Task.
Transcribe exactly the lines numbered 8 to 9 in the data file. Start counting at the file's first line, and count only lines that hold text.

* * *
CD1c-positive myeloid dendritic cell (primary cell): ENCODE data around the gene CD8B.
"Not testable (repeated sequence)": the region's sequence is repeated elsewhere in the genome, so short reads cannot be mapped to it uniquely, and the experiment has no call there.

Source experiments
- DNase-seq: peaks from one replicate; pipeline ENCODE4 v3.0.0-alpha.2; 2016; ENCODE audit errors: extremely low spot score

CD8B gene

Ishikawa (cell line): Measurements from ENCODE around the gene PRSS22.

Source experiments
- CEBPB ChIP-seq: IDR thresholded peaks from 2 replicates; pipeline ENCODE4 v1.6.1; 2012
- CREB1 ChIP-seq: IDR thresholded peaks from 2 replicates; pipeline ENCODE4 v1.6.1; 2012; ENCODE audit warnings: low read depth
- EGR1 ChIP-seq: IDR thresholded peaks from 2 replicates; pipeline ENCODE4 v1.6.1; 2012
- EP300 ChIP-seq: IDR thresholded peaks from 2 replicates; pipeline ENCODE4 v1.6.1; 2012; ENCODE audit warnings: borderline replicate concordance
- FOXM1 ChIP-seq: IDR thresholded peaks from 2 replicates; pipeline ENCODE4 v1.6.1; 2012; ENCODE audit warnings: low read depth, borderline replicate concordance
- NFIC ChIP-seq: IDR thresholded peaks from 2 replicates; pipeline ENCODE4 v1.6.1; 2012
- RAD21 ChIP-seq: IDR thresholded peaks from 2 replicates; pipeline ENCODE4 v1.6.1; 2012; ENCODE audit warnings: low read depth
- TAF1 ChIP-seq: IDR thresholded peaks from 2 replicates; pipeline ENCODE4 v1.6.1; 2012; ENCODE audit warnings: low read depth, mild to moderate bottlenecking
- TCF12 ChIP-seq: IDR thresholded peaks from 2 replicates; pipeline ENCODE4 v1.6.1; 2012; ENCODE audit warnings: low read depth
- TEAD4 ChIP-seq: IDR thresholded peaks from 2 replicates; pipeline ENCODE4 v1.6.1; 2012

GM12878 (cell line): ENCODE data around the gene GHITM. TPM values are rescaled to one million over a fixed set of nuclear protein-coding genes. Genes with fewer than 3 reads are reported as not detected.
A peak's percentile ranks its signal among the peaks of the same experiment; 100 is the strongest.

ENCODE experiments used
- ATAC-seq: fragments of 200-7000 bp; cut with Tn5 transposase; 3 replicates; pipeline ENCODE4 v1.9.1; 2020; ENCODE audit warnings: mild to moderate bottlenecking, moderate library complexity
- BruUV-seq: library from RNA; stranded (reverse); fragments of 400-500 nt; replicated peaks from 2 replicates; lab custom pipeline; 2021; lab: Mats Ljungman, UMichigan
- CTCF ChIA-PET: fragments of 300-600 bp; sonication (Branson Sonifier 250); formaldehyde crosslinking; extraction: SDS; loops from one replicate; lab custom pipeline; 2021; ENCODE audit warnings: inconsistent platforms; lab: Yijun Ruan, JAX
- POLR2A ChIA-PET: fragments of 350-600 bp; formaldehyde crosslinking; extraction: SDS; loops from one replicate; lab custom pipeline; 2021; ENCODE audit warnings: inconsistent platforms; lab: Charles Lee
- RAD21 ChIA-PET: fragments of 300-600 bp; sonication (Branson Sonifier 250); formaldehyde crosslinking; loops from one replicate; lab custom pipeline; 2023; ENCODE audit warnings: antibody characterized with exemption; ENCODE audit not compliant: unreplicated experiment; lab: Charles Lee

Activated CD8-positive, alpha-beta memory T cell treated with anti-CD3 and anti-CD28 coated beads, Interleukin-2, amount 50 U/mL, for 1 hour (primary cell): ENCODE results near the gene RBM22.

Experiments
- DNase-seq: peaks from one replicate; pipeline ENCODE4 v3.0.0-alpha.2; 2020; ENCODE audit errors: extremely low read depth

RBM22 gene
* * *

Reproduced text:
- CEBPB ChIP-seq: IDR thresholded peaks from 2 replicates; pipeline ENCODE4 v1.6.1; 2012
- CREB1 ChIP-seq: IDR thresholded peaks from 2 replicates; pipeline ENCODE4 v1.6.1; 2012; ENCODE audit warnings: low read depth